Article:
Immanuel woke Kant up on problems he had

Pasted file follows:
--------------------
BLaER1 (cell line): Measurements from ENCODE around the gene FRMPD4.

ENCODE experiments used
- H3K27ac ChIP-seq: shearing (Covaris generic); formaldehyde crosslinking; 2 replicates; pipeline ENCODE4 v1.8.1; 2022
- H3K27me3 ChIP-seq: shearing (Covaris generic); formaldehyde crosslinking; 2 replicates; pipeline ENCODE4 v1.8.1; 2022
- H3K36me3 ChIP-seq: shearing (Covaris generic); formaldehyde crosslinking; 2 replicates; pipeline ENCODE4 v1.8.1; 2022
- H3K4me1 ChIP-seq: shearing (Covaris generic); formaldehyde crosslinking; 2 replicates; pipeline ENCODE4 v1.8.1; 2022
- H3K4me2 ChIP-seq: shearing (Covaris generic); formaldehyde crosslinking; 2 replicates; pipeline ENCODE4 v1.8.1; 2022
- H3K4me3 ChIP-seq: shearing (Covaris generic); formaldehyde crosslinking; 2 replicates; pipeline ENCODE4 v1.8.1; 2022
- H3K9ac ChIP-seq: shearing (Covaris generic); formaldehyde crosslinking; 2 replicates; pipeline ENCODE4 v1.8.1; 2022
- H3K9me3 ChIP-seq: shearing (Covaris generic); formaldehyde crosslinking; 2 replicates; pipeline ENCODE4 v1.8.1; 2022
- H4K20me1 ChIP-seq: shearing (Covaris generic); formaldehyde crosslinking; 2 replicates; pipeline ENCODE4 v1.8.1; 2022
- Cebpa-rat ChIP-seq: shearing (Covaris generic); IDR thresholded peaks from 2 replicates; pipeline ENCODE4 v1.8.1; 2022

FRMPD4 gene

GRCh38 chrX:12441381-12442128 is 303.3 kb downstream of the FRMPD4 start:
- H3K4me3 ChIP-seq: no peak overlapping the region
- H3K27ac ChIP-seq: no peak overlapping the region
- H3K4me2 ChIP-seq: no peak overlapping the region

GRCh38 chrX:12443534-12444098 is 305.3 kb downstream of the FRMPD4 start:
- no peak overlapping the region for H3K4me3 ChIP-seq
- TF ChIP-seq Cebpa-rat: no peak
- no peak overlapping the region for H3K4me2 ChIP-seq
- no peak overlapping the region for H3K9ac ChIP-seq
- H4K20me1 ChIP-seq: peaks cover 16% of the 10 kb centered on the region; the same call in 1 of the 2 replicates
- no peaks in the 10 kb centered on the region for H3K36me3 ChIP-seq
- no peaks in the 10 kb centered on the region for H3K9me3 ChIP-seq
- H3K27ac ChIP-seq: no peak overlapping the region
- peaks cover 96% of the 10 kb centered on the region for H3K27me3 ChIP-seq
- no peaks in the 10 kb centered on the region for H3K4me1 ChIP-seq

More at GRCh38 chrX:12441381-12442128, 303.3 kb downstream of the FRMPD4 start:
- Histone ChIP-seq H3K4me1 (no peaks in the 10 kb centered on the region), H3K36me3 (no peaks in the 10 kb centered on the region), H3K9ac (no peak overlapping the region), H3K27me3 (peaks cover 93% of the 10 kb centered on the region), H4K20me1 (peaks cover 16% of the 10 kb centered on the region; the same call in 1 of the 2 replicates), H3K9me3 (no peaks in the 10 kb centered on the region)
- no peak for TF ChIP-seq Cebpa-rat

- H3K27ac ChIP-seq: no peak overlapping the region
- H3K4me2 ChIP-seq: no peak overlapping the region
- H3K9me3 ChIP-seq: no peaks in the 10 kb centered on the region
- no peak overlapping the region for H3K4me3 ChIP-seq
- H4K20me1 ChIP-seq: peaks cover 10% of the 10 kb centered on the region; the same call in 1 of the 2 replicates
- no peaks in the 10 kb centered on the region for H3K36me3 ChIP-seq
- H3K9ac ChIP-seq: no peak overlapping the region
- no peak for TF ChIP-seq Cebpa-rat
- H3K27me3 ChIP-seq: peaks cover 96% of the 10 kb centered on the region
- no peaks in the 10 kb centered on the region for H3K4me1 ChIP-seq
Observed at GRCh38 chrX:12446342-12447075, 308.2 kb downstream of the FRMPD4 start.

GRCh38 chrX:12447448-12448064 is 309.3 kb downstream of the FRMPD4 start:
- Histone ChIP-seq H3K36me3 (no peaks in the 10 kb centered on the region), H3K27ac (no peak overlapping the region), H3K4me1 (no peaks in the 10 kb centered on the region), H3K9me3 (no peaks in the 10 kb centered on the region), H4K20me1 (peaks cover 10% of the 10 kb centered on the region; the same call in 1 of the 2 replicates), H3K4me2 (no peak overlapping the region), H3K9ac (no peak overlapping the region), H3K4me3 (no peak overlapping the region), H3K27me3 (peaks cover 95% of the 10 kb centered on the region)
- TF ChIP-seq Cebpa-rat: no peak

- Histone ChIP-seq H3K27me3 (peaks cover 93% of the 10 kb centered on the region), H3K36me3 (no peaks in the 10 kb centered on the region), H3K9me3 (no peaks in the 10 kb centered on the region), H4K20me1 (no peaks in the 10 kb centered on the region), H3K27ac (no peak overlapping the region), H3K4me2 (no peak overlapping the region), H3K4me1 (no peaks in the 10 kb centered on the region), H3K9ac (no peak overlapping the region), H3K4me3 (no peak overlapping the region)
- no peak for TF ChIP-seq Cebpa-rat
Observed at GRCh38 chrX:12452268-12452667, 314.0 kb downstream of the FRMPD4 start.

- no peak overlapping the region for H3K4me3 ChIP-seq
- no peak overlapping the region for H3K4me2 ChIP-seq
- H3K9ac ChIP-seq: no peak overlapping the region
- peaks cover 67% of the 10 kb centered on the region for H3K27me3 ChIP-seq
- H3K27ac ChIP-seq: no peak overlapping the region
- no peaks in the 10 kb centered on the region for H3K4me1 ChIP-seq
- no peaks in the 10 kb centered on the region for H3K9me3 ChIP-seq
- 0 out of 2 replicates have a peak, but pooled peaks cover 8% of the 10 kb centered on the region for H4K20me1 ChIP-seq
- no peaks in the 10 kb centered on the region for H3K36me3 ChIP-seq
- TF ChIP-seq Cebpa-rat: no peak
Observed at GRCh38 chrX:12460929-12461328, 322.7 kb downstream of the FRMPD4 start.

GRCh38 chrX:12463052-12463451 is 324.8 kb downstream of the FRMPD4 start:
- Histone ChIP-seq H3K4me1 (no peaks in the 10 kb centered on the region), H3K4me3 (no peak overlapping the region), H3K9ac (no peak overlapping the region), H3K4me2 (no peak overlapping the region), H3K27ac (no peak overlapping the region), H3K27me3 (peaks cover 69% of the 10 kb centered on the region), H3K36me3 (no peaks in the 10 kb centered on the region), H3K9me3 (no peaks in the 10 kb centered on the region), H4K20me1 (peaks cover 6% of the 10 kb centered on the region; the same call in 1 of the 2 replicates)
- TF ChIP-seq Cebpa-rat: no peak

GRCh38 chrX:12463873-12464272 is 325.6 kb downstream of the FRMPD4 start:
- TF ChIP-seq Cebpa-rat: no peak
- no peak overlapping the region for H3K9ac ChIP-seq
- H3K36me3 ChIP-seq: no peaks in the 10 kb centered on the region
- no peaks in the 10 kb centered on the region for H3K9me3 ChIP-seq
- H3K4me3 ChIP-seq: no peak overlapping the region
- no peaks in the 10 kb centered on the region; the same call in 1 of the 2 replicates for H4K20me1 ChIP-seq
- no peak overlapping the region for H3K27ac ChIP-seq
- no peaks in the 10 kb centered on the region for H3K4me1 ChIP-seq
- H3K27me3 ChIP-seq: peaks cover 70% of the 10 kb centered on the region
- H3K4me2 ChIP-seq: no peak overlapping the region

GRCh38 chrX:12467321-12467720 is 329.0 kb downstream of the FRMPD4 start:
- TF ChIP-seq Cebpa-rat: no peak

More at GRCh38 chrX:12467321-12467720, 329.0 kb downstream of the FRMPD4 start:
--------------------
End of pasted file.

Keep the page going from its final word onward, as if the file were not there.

Immanuel Kant’s first book on moral philosophy, Foundations of the Metaphysics of Morals, gives the world a look into how morality is the building blocks to understanding what he calls the categorical imperative. For Kant, morality is something that all rational beings can make for themselves simply because they are rational. No desire can replace morality because not all rational humans will, necessarily and universally, have the same desires. Kant challenges himself to solve what he called “Hume’s problem”. David Hume says that all knowledge is beyond perception, therefore memory is created on the relation of cause and effect. Kant disagrees with Hume’s conclusion because he believes causality is rational. Kant says in the Prolegomena that when he read David Hume, it “awakened him from his dogmatic slumber.” Hume’s An Inquiry Concerning Human Understanding woke Kant up on problems he had noticed in Philosophy that he couldn’t see before. After reading through this a drive was put in Kant to give a response to Hume on what he would fix about his metaphysics. Kant did not feel that Hume dealt with these matters correctly and decided to start where Hume ended, specifically addressing the question of whether metaphysics as a science is possible. This ultimately led to what Kant thought Hume was missing, the possibility of synthetic “a priori” knowledge. In order to find out whether metaphysics as a science is possible, Kant first creates a clear distinction between two concepts of the metaphysical world. These two are empirical and “a priori” concepts. Empirical concepts contain ideas that we obtain through experiences in the world. This is knowledge that comes from the human senses, including scientific knowledge. On the other hand, “a priori” concepts are knowledge that isn’t justified by appeal to the senses. There is no experiment needed to determine two plus two is four, it is an intuitive thought from nature that we seem to be born with. Kant argues that epistemological knowledge in metaphysics has to be synthetic “a priori”. “A priori” in Latin means, “What was before”. Math is “a priori” for Kant, so this example of two plus two equals four is broken down into two characteristics, necessary and universal. Two plus two doesn’t just contingently equal four, it is not possible for humans to think that the answer is anything else than four. Therefore two plus two necessarily has to equal four. Kant says the same applies to all “a priori” knowledge. Next, “a priori” knowledge is universal, this means that certain truths like the angles of a triangle adding up to one hundred and eighty degrees is true without exception. There is no time and place throughout the cosmos where two plus two doesn’t equal four. In this sense, math is universal and the same goes for all other “a priori” knowledge. These two characteristics are important because they give a test on whether a certain knowledge is empirical or “a priori”. This idea is central to Kant’s entire Metaphysics and Epistemology. Kant says that moral actions are created for the very reason of morality alone. This way of thinking leads to the conclusion that to fully comprehend morality one has to be based on “a priori” concepts of reason. The only way something is universally valid is if its moral ideas are based on “a priori” concepts.To understand how to make judgements, Kant gives two kinds of judgement called analytic and synthetic. An analytic judgement is one where the concept of the judgement’s predicate is contained in the concept of the judgements subject. What this means is that analytic truths are true by definition. For example, saying that a married person has a spouse is analytic by the concept of marriage is implicitly contained in that concept of a spouse. Synthetic judgements are the opposite of analytic. Kant says judgements are synthetic when they take the concept of a subject and then connect to a new concept to it that wasn’t already contained in it. Therefore, synthetic truths are not true by definition. Now take the same example of married man but change the idea to, “A married man is sad”. Since the concept of sad is not part of the definition of married, that proposition is a synthetic judgement. Kant calls synthetic judgements ampliative. This is unlike analytic judgements because they connect new information to the judgements subject concept that wasn’t already contained in it. In that way they actually extend our knowledge beyond what was already contained in the definition of the subject.Now there are two distinctions, “a priori” and empirical concepts, and analytic and synthetic judgements. This is how most philosophers thought before Kant. Finding out how they relate is where the connection happens next for Kant which leads him to try to correct it. First is that all analytic judgements are “a priori”. If they are analytic then they are true by definition or as Kant put it, “They are true just in virtue just in virtue of how a judgement’s subject concepts and the predicate concepts relate to each other”. Yet, if the judgements are just conceptual then the truth doesn’t depend on experience or senses, so they’re “a priori”. Empirical knowledge is synthetic. If its empirical, then the knowledge depends on experience and senses, but there is more than just what meets the eyes. Empirical knowledge can not be analytic, so therefore it has to be synthetic. This connection that happens for Kant leaves him with just one distinction. Analytic judgements are all of the” a priori” knowledge we know while empirical knowledge makes up all of the synthetic judgements. This theory was made very clear by David Hume, but Kant thinks this theory is missing something. What it is missing is the possibility of synthetic “a priori” knowledge. Kant uses math as an example to show that we can’t use experiments relying on our senses. After formulating this idea of “a priori” concepts, Kant says that the one thing in this world that is actually good is what is called “good will”. Although it doesn’t always have a good result, the idea of a “good will” is inherently good because there is a willingness to it. There are two main implications that take place within the action of a “good will”. The first one is that moral actions don’t have the capacity to have impure motivations. A lot of impure motivations exist but Kant wants to spend his time mainly on the pursuit of happiness and the act of self-preservation. The second implication is that these moral actions cannot be established on the speculations of the probable results. This is not a good action in itself but overall is good because it brought a more superior conclusion . Therefore, Kant finds himself at the conclusion that for an action to be known to have actual moral worth, its motivation must commit to dutifulness to a moral law.In Foundations of the Metaphysics of Morals, Kant gives the reader three propositions about what it takes to pledge duty to a moral law. The first one is that will is by nature a morally good action only if it is made in accordance from duty, rather than an action done in accordance with duty. The next proposition is that all actions are determined by a “maxim” or a principle that was motivating behind an action. When someone does an action only with motivation of serving a sense of duty, it is known that they are performing a valid “a priori” action. Yet, if that person decides to be apart of an action just to satisfy their desired result, then that person’s motivation is beyond mere duty because their is a purpose for them wanting to perform the action. The third proposition explains that it is not the respect and fear of the power of the law but actually is the inner moral motivation that lives inside of an individual who accepts the rule that the law is a necessary reason that outweighs people’s interests and desires.The way Kant describes will is the following of practical reason. Someone who has the ability to use their behavior by the reasonable rules of laws is then a rational being. Having a strong discipline of action is what Kant refers to as the will. Judgement that gives us help with an action is what is called imperative. Imperatives are broken down into two sides, hypothetical or categorical. A hypothetical imperative acknowledges an action as correct or necessary if it is wanting to accomplish a task. Actions like this come from previous experiences and help guide people to achieve their desires. Therefore, an action that’s goal is to gain a distinct amount of desire cannot be valid universally all the time. With the goal of the pursuit of happiness, people are not able to make any hypothetically universal imperatives for happiness. This leads to relativism, meaning that everyone has their own interpretation of happiness. Someone’s happiness can be someone else’s sadness